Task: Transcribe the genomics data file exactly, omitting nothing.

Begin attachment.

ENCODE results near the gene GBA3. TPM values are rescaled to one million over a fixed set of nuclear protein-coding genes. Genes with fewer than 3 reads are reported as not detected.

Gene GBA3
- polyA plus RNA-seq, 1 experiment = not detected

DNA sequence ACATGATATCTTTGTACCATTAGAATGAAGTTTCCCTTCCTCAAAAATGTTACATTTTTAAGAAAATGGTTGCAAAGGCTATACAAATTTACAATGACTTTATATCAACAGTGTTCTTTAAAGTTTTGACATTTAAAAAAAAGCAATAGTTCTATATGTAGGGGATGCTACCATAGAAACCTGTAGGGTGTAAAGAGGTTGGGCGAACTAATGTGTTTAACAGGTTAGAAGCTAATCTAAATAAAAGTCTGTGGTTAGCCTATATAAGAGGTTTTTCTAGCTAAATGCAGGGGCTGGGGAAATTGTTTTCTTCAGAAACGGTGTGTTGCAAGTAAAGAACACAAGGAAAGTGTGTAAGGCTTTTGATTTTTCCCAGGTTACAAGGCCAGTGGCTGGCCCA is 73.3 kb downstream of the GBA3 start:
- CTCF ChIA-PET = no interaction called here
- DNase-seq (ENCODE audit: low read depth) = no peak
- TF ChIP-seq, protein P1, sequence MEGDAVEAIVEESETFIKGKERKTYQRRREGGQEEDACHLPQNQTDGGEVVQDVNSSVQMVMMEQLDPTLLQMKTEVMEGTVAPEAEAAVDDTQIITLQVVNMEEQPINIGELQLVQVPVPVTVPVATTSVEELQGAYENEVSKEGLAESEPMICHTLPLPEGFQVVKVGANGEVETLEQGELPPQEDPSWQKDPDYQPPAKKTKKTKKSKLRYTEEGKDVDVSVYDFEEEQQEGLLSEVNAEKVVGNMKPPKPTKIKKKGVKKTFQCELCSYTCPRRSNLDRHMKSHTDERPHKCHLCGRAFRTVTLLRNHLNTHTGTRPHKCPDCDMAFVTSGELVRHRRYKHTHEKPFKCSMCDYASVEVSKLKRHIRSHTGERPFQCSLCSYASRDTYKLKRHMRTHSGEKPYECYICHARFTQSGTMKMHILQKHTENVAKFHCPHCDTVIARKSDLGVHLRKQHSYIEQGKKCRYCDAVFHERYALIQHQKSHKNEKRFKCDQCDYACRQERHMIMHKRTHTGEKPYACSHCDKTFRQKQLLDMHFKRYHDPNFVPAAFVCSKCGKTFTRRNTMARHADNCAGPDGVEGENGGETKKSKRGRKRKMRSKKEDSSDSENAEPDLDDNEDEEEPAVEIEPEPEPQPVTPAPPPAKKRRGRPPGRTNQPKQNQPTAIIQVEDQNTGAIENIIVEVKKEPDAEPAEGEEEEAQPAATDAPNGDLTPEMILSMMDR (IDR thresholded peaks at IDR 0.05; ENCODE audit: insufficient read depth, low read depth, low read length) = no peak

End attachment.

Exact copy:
ENCODE results near the gene GBA3. TPM values are rescaled to one million over a fixed set of nuclear protein-coding genes. Genes with fewer than 3 reads are reported as not detected.

Gene GBA3
- polyA plus RNA-seq, 1 experiment = not detected

DNA sequence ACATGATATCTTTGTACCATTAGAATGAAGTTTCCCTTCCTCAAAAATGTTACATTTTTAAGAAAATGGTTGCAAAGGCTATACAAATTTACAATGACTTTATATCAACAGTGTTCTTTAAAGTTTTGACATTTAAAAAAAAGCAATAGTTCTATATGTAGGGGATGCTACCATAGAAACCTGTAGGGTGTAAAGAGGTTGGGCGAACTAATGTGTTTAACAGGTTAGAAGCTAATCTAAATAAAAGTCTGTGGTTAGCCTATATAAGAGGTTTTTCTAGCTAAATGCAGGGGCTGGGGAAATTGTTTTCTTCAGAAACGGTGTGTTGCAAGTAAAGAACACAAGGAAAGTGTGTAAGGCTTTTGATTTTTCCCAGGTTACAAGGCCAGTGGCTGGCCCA is 73.3 kb downstream of the GBA3 start:
- CTCF ChIA-PET = no interaction called here
- DNase-seq (ENCODE audit: low read depth) = no peak
- TF ChIP-seq, protein P1, sequence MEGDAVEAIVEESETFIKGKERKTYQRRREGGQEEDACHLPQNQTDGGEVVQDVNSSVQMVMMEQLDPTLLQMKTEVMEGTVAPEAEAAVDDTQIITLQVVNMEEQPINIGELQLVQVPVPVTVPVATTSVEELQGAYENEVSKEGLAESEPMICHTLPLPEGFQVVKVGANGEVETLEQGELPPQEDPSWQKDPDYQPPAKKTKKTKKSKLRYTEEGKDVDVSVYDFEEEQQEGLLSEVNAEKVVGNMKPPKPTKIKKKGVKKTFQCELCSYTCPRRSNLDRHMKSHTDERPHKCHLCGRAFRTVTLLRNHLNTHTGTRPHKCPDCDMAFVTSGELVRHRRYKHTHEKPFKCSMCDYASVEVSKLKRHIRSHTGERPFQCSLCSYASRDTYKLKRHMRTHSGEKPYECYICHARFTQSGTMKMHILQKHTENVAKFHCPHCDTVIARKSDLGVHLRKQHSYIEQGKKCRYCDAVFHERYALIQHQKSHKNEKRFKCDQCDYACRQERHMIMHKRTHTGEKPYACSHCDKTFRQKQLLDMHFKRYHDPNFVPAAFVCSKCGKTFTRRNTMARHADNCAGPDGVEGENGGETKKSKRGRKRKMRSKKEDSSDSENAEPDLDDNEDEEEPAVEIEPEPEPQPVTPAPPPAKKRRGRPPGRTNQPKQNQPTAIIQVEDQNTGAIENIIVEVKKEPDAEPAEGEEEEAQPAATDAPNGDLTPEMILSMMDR (IDR thresholded peaks at IDR 0.05; ENCODE audit: insufficient read depth, low read depth, low read length) = no peak